A look at VHS versions of ''Shaft in Africa,'' ''Black Samson,'' and ''Black Eye''

By Glenn Kenny
Updated March 29, 1996 at 05:00 AM EST

Black Eye

  • Movie

Now that home video and critical reevaluation are affording ’70s blaxploitation movies the respect and availability they deserve, it’s easier than ever to explore the myriad variations within the genre. We’ve long been familiar with the Foxy Fighting Female (Coffy, Cleopatra Jones), the Hero on the Wrong Side of the Law (Superfly, The Mack), and the Brothers Teaming Up to Battle an Evil White Conspiracy (Three the Hard Way). Three releases making their video debuts — Shaft in Africa, Black Samson, and Black Eye — constitute a heretofore uncited subgenre: the Bruiser Who Carries a Big Stick.

Don’t jump to conclusions. The stick in Shaft in Africa is one used for fighting by an African tribe that private dick John Shaft (Richard Roundtree) infiltrates in order to break up a slave-trading ring. In a nifty James Bondian touch, Shaft’s staff is equipped with a transmitter that enables his employers to track his movements. While the clothes and wisecracks have dated, recent news about African slave trading and feminist debate over tribal customs give the movie’s themes a surprisingly contemporary ring. This is trim, rough stuff — fast moving and unapologetically violent.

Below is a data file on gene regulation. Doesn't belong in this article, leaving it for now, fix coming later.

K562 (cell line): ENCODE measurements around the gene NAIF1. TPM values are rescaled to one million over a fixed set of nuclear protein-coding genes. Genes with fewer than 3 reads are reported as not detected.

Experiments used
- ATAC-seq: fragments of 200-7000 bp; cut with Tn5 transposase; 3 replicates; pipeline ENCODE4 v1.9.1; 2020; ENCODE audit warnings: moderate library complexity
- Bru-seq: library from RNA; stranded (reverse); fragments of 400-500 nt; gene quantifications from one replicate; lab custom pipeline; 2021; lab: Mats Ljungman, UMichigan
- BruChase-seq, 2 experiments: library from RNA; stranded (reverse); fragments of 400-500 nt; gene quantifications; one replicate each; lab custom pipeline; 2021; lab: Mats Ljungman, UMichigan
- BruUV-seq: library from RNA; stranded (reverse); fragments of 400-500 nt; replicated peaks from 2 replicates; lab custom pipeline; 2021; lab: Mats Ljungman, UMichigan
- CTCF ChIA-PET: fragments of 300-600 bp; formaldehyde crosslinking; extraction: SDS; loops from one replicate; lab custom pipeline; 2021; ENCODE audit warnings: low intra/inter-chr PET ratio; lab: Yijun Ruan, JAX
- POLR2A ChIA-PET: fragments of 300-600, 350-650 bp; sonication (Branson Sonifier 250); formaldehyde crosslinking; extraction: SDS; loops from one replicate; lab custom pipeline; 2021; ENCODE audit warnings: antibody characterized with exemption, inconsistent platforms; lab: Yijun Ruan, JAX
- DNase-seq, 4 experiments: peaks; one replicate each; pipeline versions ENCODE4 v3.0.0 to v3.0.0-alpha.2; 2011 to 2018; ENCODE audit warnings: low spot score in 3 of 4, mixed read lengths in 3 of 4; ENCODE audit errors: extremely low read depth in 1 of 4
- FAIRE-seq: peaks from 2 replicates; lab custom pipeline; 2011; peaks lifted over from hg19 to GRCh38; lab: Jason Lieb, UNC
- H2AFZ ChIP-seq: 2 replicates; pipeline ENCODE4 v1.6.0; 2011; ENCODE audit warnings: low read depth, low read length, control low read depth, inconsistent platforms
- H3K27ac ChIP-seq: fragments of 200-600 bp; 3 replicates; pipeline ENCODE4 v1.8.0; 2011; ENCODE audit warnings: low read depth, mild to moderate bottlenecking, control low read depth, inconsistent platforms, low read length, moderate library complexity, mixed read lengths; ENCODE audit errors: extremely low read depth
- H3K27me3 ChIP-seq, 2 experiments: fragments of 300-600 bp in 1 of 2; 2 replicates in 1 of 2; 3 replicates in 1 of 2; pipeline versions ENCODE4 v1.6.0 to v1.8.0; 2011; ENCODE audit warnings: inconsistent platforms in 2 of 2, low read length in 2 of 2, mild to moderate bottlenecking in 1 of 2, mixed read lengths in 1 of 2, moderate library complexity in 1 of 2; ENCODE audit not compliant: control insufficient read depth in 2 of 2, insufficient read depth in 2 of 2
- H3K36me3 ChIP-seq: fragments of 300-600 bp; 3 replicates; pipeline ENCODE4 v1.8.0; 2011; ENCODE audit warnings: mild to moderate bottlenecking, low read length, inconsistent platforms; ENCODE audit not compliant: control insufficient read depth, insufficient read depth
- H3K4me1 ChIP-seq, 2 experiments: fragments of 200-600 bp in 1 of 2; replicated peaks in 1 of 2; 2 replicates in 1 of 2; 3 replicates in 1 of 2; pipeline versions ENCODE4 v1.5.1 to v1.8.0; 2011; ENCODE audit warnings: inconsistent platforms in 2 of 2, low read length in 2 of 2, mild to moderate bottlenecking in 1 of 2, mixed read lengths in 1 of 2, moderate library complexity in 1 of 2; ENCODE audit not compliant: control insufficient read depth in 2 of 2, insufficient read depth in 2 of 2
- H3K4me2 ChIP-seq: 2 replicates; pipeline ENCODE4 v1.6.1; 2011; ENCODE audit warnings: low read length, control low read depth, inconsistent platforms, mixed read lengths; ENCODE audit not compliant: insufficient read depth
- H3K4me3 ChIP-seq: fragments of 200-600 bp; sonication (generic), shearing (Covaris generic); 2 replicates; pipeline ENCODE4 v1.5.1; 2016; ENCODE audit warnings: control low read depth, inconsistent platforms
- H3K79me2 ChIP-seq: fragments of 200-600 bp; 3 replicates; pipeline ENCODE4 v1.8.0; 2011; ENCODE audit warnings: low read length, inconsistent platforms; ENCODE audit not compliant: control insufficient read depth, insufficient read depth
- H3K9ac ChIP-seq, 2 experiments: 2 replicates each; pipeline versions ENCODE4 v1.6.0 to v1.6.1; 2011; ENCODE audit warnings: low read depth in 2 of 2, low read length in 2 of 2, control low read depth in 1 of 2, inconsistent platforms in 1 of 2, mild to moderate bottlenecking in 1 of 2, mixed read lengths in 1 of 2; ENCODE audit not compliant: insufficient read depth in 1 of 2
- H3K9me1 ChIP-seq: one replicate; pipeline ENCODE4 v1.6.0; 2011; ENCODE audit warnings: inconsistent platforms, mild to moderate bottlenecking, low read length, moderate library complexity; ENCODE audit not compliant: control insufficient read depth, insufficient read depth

Black Samson, on the other hand, is unapologetically goofy. The title character (Rockne Tarkington) wears a dashiki, owns a strip club, carries around a six-foot pole with which he likes to bludgeon unruly drunks, and goes out for strolls with his pet lion. While Shaft in Africa is absorbing on any level, Black Samson (an early effort by Chuck Bail, now directing Baywatch Nights) will likely be best appreciated by B-movie mavens who’ll watch anything that features classic tough guy William Smith (Red Dawn).

Black Eye‘s wooden accessory in question is a silver-handled cane owned by a recently deceased actor. A detective (Fred Williamson) doesn’t get to carry it around much, but he does find out why many want it so badly they’ll kill for it. Less a genuine blaxploitation film than a policier featuring a standard-issue ex-cop who does things his way, Black Eye‘s main point of interest is Williamson’s uncharacteristically bemused performance, a spiritual kin to O.J. Simpson’s Nordberg in the Naked Gun movies.
Shaft in Africa: B+
Black Samson: C
Black Eye: C-

Episode Recaps

Black Eye

  • Movie
  • PG
  • 98 minutes
  • Jack Arnold